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Chapter One

"The burden of proof to establish the guilt of the accused is upon the government."

Rule 920
Rules for Courts-Martial
Manual for Courts-Martial, United States


"Okay, Kris. I've got it." Paul Sinclair, his left hand locked firmly onto the nearest tie-down, saluted Lieutenant Junior Grade Denaldo with his right.

Kris Denaldo saluted him back, her happiness at coming off watch duty clear. "I stand relieved." Raising her voice so it carried through the bridge, Kris called out, "This is Lieutenant Junior Grade Denaldo. Mr. Sinclair has the conn."

"This is Ensign -" Paul bit off the next sentence required by the ritual of relieving the watch as the enlisted watchstanders grinned at his mistake. "Correction. This is Lieutenant Junior Grade Sinclair. I have the conn."

Kris, laughing, tapped one of the silver bars now adorning Paul's uniform in place of the gold ensign insignia he'd worn until a short time ago. "When I got promoted, I didn't forget it so quickly."

"We can't all be as good as you, Kris."

Denaldo laughed again at Paul's sarcasm as she unstrapped herself from the chair at the Junior Officer of Deck's duty station. "That doesn't mean you can't try." Grinning, she pulled herself to the hatch and off of the bridge.

Paul strapped himself in, checking once again the status displays whose light provided much of the illumination on the darkened bridge. Scores of status lights shone a soft, comforting green from their positions on the several other watch stations that helped crowd the bridge of the USS Michaelson. Pipes, cables and ducts ran across the overhead in a controlled riot of vital wiring and ventilation. Despite the responsibilities he'd just assumed, Paul still felt comforted by surroundings which had become familiar in the months since he'd reported aboard the ship.

The straps holding him into the seat, on the other hand, weren't so comfortable. Paul jerked at one tight band, trying to ease a tensioner locked into a setting which had been comfortable for Kris Denaldo's smaller frame. His pull brought forth a loop of slack, which snapped quickly back into a slightly less oppressive state. "Are they ever going to fix these?"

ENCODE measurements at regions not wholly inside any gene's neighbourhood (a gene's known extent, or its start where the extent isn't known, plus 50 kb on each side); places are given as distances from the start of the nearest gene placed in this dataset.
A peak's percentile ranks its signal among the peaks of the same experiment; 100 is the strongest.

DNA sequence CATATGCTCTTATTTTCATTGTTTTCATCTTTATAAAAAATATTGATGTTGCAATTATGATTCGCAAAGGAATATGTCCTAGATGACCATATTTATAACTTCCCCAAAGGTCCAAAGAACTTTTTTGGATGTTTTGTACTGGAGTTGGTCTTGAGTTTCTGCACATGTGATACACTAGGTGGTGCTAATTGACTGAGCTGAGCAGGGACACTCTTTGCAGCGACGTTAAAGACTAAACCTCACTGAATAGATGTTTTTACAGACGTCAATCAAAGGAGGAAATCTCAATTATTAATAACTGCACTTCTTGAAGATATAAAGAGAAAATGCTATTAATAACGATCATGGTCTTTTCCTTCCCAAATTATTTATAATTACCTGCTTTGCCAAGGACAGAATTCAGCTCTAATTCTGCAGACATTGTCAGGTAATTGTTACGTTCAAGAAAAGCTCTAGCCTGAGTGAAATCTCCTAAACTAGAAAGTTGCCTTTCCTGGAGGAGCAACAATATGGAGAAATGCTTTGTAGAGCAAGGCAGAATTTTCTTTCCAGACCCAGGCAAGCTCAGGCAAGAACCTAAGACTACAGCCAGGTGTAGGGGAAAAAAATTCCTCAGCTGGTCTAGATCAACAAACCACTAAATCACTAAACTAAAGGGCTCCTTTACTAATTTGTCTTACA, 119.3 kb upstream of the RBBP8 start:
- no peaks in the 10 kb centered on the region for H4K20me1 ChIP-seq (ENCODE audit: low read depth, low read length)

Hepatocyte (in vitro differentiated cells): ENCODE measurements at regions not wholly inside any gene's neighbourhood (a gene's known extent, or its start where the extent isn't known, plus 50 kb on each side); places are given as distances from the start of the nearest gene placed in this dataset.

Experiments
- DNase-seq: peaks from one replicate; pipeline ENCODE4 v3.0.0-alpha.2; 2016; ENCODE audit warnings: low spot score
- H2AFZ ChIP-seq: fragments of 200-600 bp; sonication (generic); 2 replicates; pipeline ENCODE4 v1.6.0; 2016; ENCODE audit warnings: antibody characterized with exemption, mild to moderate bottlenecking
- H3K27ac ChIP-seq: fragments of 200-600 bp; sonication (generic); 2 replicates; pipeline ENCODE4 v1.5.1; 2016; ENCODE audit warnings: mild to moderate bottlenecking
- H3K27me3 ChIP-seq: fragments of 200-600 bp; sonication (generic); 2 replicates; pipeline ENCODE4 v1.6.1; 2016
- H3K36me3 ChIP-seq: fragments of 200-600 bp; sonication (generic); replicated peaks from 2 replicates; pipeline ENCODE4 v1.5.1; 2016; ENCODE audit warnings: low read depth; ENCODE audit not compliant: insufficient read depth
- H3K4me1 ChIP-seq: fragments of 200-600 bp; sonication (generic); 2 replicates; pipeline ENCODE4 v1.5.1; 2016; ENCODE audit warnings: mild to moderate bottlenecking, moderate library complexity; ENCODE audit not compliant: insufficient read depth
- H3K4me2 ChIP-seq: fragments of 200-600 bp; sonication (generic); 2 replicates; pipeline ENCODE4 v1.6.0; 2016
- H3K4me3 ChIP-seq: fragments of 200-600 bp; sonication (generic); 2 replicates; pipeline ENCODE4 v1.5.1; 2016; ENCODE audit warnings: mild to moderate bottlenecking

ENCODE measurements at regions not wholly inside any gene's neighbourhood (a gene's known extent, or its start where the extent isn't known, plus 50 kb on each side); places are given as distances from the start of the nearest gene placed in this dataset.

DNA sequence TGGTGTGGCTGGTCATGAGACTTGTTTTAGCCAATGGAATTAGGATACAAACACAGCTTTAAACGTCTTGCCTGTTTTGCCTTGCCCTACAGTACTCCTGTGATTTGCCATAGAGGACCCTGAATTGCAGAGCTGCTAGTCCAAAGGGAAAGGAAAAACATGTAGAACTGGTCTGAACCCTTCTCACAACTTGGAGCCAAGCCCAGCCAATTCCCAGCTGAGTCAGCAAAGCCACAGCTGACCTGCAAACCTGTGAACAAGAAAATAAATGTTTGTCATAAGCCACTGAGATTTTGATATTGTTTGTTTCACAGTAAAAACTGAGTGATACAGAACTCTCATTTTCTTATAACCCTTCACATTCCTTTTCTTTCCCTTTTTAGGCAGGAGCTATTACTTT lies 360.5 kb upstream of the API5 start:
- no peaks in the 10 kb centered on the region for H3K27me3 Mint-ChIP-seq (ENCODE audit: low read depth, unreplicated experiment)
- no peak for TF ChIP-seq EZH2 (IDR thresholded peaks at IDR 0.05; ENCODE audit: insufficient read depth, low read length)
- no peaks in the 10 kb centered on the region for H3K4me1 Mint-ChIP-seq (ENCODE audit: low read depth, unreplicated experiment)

Lieutenant Carl Meadows, seated not far from Paul at the Officer of the Deck watch station, shrugged as he fiddled with one of his own straps. "I doubt it. In any case, it beats floating around in zero gravity."

"Floating I don't mind. It's those sudden accelerations that I worry about." Paul focused on the large maneuvering display with its view of the outside. Beginning just off the Michaelson's port bow, the Milky Way formed a brilliant banner against the blackness of space. Innumerable other unblinking points of light hung everywhere, marking countless stars, distant galaxies, and all the other luminous objects the universe held. Somewhere off the ship's starboard quarter, Paul knew, a bright blue and white disc marked the planet Earth, which the USS Michaelson was currently headed away from at a velocity measured in kilometers per second. Despite that speed, her crew would experience weightlessness until the Michaelson's main drive or thrusters were lit off again. In an emergency, those might be fired without warning, and since the force of those drives would send unsecured objects and sailors flying painfully into the nearest bulkheads, experienced space travelers followed the ancient seafaring rule of "one hand for the sailor and one hand for the ship." Or, in this case, "keep your straps tight."